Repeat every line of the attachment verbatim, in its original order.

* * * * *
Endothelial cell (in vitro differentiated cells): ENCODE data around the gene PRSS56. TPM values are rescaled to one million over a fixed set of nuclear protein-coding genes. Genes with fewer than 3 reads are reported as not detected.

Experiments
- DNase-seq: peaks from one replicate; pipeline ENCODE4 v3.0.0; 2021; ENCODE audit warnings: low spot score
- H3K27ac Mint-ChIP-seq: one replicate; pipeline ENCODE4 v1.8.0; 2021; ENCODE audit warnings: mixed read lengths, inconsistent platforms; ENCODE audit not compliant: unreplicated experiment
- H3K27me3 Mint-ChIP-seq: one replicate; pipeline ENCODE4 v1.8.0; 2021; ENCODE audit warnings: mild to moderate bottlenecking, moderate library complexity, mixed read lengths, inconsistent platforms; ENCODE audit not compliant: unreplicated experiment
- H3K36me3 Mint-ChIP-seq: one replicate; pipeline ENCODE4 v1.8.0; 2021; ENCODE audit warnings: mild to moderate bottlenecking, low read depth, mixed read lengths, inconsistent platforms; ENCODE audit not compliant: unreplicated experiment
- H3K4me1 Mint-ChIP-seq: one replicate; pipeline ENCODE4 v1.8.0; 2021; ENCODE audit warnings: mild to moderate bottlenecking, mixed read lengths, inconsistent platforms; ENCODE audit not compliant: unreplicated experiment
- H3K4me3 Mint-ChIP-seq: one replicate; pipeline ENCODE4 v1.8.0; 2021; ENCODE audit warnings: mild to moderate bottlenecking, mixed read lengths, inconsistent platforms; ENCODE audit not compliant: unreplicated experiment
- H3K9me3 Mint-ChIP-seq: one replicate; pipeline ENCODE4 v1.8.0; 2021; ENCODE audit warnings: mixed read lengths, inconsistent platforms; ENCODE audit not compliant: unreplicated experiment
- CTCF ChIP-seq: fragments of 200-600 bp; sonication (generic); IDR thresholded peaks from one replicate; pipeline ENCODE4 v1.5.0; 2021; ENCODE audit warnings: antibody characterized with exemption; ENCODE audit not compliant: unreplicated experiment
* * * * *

Endothelial cell (in vitro differentiated cells): ENCODE data around the gene PRSS56. TPM values are rescaled to one million over a fixed set of nuclear protein-coding genes. Genes with fewer than 3 reads are reported as not detected.

Experiments
- DNase-seq: peaks from one replicate; pipeline ENCODE4 v3.0.0; 2021; ENCODE audit warnings: low spot score
- H3K27ac Mint-ChIP-seq: one replicate; pipeline ENCODE4 v1.8.0; 2021; ENCODE audit warnings: mixed read lengths, inconsistent platforms; ENCODE audit not compliant: unreplicated experiment
- H3K27me3 Mint-ChIP-seq: one replicate; pipeline ENCODE4 v1.8.0; 2021; ENCODE audit warnings: mild to moderate bottlenecking, moderate library complexity, mixed read lengths, inconsistent platforms; ENCODE audit not compliant: unreplicated experiment
- H3K36me3 Mint-ChIP-seq: one replicate; pipeline ENCODE4 v1.8.0; 2021; ENCODE audit warnings: mild to moderate bottlenecking, low read depth, mixed read lengths, inconsistent platforms; ENCODE audit not compliant: unreplicated experiment
- H3K4me1 Mint-ChIP-seq: one replicate; pipeline ENCODE4 v1.8.0; 2021; ENCODE audit warnings: mild to moderate bottlenecking, mixed read lengths, inconsistent platforms; ENCODE audit not compliant: unreplicated experiment
- H3K4me3 Mint-ChIP-seq: one replicate; pipeline ENCODE4 v1.8.0; 2021; ENCODE audit warnings: mild to moderate bottlenecking, mixed read lengths, inconsistent platforms; ENCODE audit not compliant: unreplicated experiment
- H3K9me3 Mint-ChIP-seq: one replicate; pipeline ENCODE4 v1.8.0; 2021; ENCODE audit warnings: mixed read lengths, inconsistent platforms; ENCODE audit not compliant: unreplicated experiment
- CTCF ChIP-seq: fragments of 200-600 bp; sonication (generic); IDR thresholded peaks from one replicate; pipeline ENCODE4 v1.5.0; 2021; ENCODE audit warnings: antibody characterized with exemption; ENCODE audit not compliant: unreplicated experiment